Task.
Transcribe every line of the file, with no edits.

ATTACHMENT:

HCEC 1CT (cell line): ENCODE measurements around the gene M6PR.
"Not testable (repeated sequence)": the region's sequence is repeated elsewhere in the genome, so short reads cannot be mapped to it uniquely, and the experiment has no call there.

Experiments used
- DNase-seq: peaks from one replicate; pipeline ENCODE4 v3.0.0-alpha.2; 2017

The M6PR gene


HCEC 1CT (cell line): ENCODE measurements around the gene M6PR.
"Not testable (repeated sequence)": the region's sequence is repeated elsewhere in the genome, so short reads cannot be mapped to it uniquely, and the experiment has no call there.

Experiments used
- DNase-seq: peaks from one replicate; pipeline ENCODE4 v3.0.0-alpha.2; 2017

The M6PR gene